Reckless mobility scooter riders are a danger to the public, charities warn

Sophie Foster
Mobility scooters are involved in an increasing number of accidents on Britain's roads - E+

Road accidents involving reckless mobility scooter riders are on the rise, safety charities have warned, amid calls persistent offenders should face having their electric vehicles confiscated.

Influential road safety groups have called for laws to be clarified so users are reminded of their responsibilities while travelling on streets and pavements, including being subject to road traffic legislation.

Currently mobility scooter users do not require a licence to operate vehicles, though high-powered versions must be registered with the DVLA before being driven on roads.

It means those caught committing criminal offences such as driving scooters while under the influence of alcohol or drugs are often free to continue using them and are served with driving penalties instead.

IAM Roadsmart, one of Britain's leading driver awareness groups, has now suggested repeat offenders should face having their electric vehicles seized when all other options are exhausted.

Rebecca Ashton, from the charity, said: “Anyone driving a mechanically-propelled vehicle must be in full control of it, they need to be fully capable of controlling the machine to avoid causing danger to themselves or other road users. 

"Persistent offenders should be fined every time and banned if have a licence, offering a re-education course could help people to understand the dangers of using such a machine while unfit through drink or drugs. 

"Education is paramount to helping people know what they can and can’t do on their mobility scooters, and investment into helping people understand the rules would be welcomed.

“We would say each case would need to be looked at on an individual basis, with education playing an important role. Removing the scooter should only be considered when all other options have failed."

While the Royal Society for the Prevention of Accidents (RoSPA) called for traffic laws to be clarified after it said figures showed a rise in the number of accidents and casualties since records began in 2013.

A spokesperson said: "As with all forms of transport mobility scooters create some risk for both the user and for other people.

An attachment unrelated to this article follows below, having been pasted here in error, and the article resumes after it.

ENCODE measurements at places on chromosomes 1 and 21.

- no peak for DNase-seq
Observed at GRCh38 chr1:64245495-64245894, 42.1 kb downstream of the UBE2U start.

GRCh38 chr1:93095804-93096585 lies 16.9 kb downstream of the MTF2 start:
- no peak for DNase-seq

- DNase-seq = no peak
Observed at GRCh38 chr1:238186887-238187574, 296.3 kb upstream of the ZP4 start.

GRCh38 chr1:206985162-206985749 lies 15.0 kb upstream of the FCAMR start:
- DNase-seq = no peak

"The number of accidents and casualties involving mobility scooters is increasing.

"It would help if it was made clear that road traffic laws governing careless and dangerous driving all apply to mobility scooter users."

It comes in the wake of a case involving a drunken mobility scooter user who was punished with a three-year driving ban even though he doesn't use a car. 

Michael Heaven, 56, was disqualified from the roads after he pleaded guilty driving a mechanically powered vehicle in Swindon last month. 

The 56-year-old admitted the offence at Swindon Magistrates Court after tests showed he was over one-and-a-half times the drink drive limit when he was breathalysed by police while riding his burgundy-coloured scooter.

Heaven claimed he felt "victimised" by the disqualification, adding it was meaningless as he doesn't use a car. 

He said: "Even the solicitor said it's something he's never come across. I didn't drive anyway."

But Wiltshire Police defended the decision to prosecute. Sgt Tristian Winter said: "This man was over one-and-a-half times over the drink drive limit and was convicted under Section 4 of the Road Traffic Act which essentially makes it an offence to drive or ride a mechanically propelled vehicle while impaired by drink or drugs.

"Members of the public should be aware that if they plan to use such a vehicle that they should not drink or take drugs as they are putting other people, and themselves in danger, and they will be caught and put before the courts."

Last year, a district judge in Northern Ireland found he could not ban a 70-year-old repeat drink-driver from using his mobility - despite a lengthy record.

And in July 2017, John Hunt, then 54, was endorsed with 10 penalty points but allowed to continue riding his scooter when he admitted being drunk while driving his mobility scooter as he made his way home from a night out in Colchester.